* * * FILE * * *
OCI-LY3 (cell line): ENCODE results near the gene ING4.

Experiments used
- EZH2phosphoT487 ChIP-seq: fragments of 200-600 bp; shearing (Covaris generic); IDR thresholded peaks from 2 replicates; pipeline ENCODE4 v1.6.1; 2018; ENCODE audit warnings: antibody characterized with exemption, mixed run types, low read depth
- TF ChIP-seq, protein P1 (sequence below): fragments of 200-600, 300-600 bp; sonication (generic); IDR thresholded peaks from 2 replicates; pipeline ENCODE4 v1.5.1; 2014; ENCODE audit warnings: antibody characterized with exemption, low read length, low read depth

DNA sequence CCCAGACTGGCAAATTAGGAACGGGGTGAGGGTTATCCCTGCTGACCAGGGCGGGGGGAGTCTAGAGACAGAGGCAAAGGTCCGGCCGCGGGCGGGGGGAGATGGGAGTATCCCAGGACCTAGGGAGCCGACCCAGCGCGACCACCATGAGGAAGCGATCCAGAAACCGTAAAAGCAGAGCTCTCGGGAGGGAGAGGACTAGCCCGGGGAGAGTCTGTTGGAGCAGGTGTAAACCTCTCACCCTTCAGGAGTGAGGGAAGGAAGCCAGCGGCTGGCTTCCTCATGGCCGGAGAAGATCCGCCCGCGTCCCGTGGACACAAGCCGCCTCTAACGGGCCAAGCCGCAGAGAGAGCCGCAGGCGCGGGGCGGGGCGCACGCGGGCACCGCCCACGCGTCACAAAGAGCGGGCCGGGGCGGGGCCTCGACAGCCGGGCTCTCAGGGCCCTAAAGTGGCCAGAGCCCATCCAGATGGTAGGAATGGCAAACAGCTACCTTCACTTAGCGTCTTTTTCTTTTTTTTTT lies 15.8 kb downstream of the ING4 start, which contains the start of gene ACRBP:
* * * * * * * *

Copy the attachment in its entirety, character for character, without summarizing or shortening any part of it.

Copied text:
OCI-LY3 (cell line): ENCODE results near the gene ING4.

Experiments used
- EZH2phosphoT487 ChIP-seq: fragments of 200-600 bp; shearing (Covaris generic); IDR thresholded peaks from 2 replicates; pipeline ENCODE4 v1.6.1; 2018; ENCODE audit warnings: antibody characterized with exemption, mixed run types, low read depth
- TF ChIP-seq, protein P1 (sequence below): fragments of 200-600, 300-600 bp; sonication (generic); IDR thresholded peaks from 2 replicates; pipeline ENCODE4 v1.5.1; 2014; ENCODE audit warnings: antibody characterized with exemption, low read length, low read depth

DNA sequence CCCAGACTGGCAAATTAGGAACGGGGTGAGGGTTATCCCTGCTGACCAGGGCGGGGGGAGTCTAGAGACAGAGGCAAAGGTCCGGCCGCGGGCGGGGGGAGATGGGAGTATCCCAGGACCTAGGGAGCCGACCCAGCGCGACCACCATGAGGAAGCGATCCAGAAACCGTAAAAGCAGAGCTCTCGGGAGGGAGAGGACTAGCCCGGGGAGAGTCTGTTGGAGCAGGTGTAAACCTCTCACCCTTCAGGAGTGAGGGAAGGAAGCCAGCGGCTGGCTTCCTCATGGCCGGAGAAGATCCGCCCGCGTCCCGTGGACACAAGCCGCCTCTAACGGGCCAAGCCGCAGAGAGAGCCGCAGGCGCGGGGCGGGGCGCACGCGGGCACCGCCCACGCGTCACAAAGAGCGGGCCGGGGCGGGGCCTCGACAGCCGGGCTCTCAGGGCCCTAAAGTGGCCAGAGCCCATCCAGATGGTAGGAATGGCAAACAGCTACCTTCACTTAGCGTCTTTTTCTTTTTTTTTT lies 15.8 kb downstream of the ING4 start, which contains the start of gene ACRBP: